The Happiness Manifesto Blog

How I Beat the Living Hell Out of Suffering and Made It My Bitch

Archive for the tag “meditation”

The Chakra Sledgehammer

So, as you may or may not know, I am, among other pursuits, a painter.  I paint mostly abstracts, and one of my current projects has been a series of chakra paintings.  This has been a longstanding project, because I am only working on them as I feel moved, spiritually speaking, to do so.  Generally this means that as I am working with a certain chakra, or have made some breakthrough with it, a painting gets made.

I have four out of the traditional seven chakras painted (my original plan was to do the seven; if I feel compelled to move beyond – some systems speak of even more chakras being in existence – I will do so).  The last one I completed was of the heart chakra:

Heart Chakra - ©Wren Paasch 2013

Heart Chakra – ©Wren Paasch 2013

Currently, I am working with my second chakra.  And when I say, “working with,” I mean smashing through blockages with the proverbial sledgehammer.  Plowing into it headfirst.  Crashing through it.  There is no gentle way of expressing what it is that I am doing.  Every time I have tried to put it into words, it is some destructive act that comes to mind.

(Amused grammar nazi side note – I got a little red squiggly line when I wrote the word “ploughing.”  So I Googled it to figure out how I was spelling it wrong.  Apparently in America and Canada, “plowing,” is correct, and “ploughing” is correct in all other English-speaking countries.  I am an American.  Apparently, I read a lot of books written by Brits?  But I digress.)

Historically speaking, it is my second chakra that has been my “problem child.”  If it’s not blocked like Gandalf is standing in front of it yelling “You shall not pass!!”, then it is leaking energy like a drafty old house leaks heat.  Yes, I am magickal enough that I can both be stopped up and leaking at the same time.  Woo!

So this work is simultaneously desperately needed, wicked difficult, and vastly rewarding.  And it also makes me wonder what the hey I’m going to paint when all is said and done.  As I’ve been making progress, I get an idea, but am not moved to act on it.  A couple of days later that idea is radically changed.  Then it’s changed again… so basically, as I purge and cleanse the chakra, my perception of it is changing.  A lot!  At this point, I’m kind of giving my painting muse a confused dog look (complete with head cocked off to the side), and a bemused grin.  She just laughs.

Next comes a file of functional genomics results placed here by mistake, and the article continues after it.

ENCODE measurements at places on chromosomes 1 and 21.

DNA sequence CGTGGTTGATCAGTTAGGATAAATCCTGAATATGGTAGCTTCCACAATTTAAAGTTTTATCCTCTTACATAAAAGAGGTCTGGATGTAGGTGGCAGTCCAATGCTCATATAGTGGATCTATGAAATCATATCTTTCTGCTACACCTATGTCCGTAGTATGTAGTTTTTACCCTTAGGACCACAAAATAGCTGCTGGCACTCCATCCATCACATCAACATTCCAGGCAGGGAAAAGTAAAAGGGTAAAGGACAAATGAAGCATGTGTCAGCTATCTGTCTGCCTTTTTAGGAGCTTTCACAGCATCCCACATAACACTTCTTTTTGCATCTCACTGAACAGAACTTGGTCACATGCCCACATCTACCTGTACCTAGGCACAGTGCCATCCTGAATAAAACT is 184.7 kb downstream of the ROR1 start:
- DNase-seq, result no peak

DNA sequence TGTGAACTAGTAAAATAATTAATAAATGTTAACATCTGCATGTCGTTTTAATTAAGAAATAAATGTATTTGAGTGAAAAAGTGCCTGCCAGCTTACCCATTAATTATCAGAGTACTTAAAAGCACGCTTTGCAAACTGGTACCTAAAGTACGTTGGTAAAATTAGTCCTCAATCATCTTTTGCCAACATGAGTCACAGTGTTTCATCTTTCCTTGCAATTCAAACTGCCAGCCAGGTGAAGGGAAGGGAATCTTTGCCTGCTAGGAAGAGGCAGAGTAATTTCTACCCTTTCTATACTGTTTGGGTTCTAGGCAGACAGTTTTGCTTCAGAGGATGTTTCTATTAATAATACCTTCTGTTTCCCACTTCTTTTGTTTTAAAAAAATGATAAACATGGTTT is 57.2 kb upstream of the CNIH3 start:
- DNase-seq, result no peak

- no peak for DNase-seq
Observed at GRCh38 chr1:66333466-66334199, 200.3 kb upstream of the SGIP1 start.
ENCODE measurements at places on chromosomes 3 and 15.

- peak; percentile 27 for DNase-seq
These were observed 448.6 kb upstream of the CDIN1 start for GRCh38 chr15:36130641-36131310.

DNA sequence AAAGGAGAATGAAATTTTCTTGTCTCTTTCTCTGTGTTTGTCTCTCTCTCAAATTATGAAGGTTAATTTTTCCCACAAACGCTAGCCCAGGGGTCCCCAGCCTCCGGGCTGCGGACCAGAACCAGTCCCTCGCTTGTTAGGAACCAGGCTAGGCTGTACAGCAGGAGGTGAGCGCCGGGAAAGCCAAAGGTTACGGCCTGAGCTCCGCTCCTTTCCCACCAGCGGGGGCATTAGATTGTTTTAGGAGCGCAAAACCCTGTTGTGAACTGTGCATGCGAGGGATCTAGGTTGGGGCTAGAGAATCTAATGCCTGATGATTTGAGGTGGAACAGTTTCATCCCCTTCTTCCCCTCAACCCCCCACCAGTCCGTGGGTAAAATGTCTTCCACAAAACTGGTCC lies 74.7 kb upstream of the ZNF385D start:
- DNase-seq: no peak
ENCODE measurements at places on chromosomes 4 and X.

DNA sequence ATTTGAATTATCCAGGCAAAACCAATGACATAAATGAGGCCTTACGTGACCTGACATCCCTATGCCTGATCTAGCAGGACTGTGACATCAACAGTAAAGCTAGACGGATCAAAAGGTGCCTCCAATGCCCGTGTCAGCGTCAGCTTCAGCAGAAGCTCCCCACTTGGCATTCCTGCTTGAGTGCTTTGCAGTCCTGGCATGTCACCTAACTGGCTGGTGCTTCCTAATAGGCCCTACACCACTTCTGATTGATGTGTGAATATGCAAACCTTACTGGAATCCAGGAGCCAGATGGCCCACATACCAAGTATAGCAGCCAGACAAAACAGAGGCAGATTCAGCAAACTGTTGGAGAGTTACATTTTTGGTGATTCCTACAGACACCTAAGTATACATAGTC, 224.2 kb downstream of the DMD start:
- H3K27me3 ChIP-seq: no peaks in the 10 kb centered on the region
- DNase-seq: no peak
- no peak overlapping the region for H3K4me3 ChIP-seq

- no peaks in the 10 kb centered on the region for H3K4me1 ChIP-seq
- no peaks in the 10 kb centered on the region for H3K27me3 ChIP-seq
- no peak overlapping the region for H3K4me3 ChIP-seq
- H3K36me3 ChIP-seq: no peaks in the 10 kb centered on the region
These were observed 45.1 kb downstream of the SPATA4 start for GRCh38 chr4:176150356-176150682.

So yeah… I’m as unsure as to what I’m going to paint next as a stranger on the street might be.  But that’s half the fun!

If you were curious, here are the other three completed chakra paintings:

Solar Plexus Chakra - ©Wren Paasch 2012

Solar Plexus Chakra – ©Wren Paasch 2012

Root Chakra – ©Wren Paasch 2010

 

Third Eye Chakra - ©Wren Paasch 2010

Third Eye Chakra – ©Wren Paasch 2010

Up next… orange fireballs?  Stay tuned!

 

Advertisements

Spiritual Detox

I’ve mentioned before that I viewed discovering some old emotional/spiritual wound, feeling its pain as I processed it, and then ultimately letting it go as a sort of spiritual detoxification.  Those instances usually occurred rather unplanned: “Oh hey, what’s this?  A scar I didn’t know was there!  Christmas!!”  But today, boys and girls, we’re gonna talk about doing that quite on purpose.

When you detox physically, you usually plan it – sometimes a lot – with special recipes, supplements, baths, juicing, etc.  This usually involves a trip to the grocer for ingredients, and perhaps timing it to your days off if you think you might have a bit of a health crisis and don’t want to be miserable at work.  So why not plan our spiritual detoxification the same way?